Fake Washington Post copies announcing Trump's resignation handed out in Washington, DC
Activists giving out fake copies of the Washington Post commuters were spotted near the White House on Wednesday morning. Vigilant readers immediately alerted the newspaper, which said that the copies, dated May 1, 2019, were "not Post products" and that it was "looking into this."
The fake copies include an eye-catching headline for the lead story: "UNPRESIDENTED. Ending Crisis, Trump Hastily Departs White House," complete with a picture of a glum Trump on his way to "slip in a private car in the wee hours of the morning."
There are fake print editions of The Washington Post being distributed around downtown DC, and we are aware of a website attempting to mimic The Post’s. They are not Post products, and we are looking into this.— Washington Post PR (@WashPostPR) January 16, 2019
The paper "reports" that Trump abruptly left his office at 3:15am on May 1, leaving a message on a napkin in the Oval Office that blamed "crooked Hillary," the mysterious "Hfior," and "the Fake News Media" for his flight. The report, meticulously mimicking the Washington Post's source-based reporting style, cites "four White House aides" speaking on condition of anonymity, that they found the napkin two days before events took a dramatic turn.
Trump's fictional resignation and the subsequent swearing-in of Vice President Mike Pence, who instantly promises to keep as low a profile as possible, comes amidst "massive protests" staged by a grassroots movement with #MeToo as its backbone.Also on rt.com ‘No chaos at White House, but me almost alone with a plan’ – Trump
The protests are accompanied by a campaign of harassment against White House officials and Republican lawmakers, similar to what some liberal activists have been calling for in the real world. In what would be a dream come true for Rep. Maxine Waters (D-CA), the fake newspaper says that officials' "credit cards were declined repeatedly at bars and restaurants," they were "openly heckled" or had "their order lost or bungled" and ultimately were forced to use aliases or feel "like pariahs" in their home cities.
The news of Trump's resignation sparks a wave of celebrations across the globe, with European countries refusing to shelter him. The creators of the fake diligently stick to the Washington Post’s style, fanning the Russia collusion narrative just like their prototype by sending Trump to seek safe haven in Russia – namely, Crimea.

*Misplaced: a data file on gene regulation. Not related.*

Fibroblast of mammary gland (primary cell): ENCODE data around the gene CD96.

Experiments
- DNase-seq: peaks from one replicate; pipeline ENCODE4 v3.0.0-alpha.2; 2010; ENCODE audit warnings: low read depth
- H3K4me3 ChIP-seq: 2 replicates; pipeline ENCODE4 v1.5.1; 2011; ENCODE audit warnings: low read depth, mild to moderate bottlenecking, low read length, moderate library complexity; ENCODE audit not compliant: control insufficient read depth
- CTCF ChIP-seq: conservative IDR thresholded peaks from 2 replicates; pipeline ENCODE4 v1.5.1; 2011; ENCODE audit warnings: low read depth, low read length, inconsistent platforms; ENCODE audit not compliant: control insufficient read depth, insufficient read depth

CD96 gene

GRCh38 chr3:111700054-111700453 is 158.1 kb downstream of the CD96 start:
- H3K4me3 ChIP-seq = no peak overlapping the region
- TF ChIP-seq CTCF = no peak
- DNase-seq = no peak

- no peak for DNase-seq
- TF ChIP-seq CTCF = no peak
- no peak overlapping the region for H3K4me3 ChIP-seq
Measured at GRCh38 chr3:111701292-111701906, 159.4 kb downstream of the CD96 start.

While there has been speculation that radical liberal political activist group MoveOn or CODEPINK, a women-led grassroots NGO, might be behind the stunt since they promoted the action, later in the day, The Yes Men, a progressive non-profit group, claimed responsibility in a press release.
"The story this paper tells is more reasonable than our current reality," it cited one of the authors of the "report," Onnesha Roychoudhuri, as saying. Co-author L.A. Kauffman argued that the fake is "anything but far-fetched" and "offers a blueprint to help us reclaim our democracy."
Apart from the printed editions, the group made the paper available online at my-washingtonpost.com/ and democracyawakensinaction.org. In addition, it sent out emails from firstname.lastname@example.org to notify readers.
While the actual Washington Post has distanced itself from the stunt, it later decided to play along, publishing an article referencing the one in the fake edition, telling about "The Bundle," a set of 64 progressive bills aiming to make education free, guarantee employment, and make everyone eligible for Medicare.
Today, activists passed out fake versions of The Post around D.C. The papers pointed to a fake website that included an article titled, simply, "A look at the 64 bills."— The Washington Post (@washingtonpost) January 16, 2019
We figured such an article might as well exist on our actual site.
So... here ya go. https://t.co/edJq6Z8HbV
While the anti-Trump crowd has generally applauded the action, it also drew backlash, with many pointing out there is too much fake news around to churn out more, even accusing the Washington Post of playing along with Trump and Putin's "authoritarian playbook."
"This doesn't help at all. We already have too much fake news floating around," another wrote.
The Washington Post has been one of the favorite targets of Trump's attacks on "fake news." Last year, Trump's trade adviser called the paper "fake news most of the time."
The Yes Men co-founder Andy Bichlbaum defended the stunt, telling Wired it's obvious that the websites and the copies are fake.
"If you look at the website, I think you might agree it would take someone very strange to spend much time believing it's true," he said.
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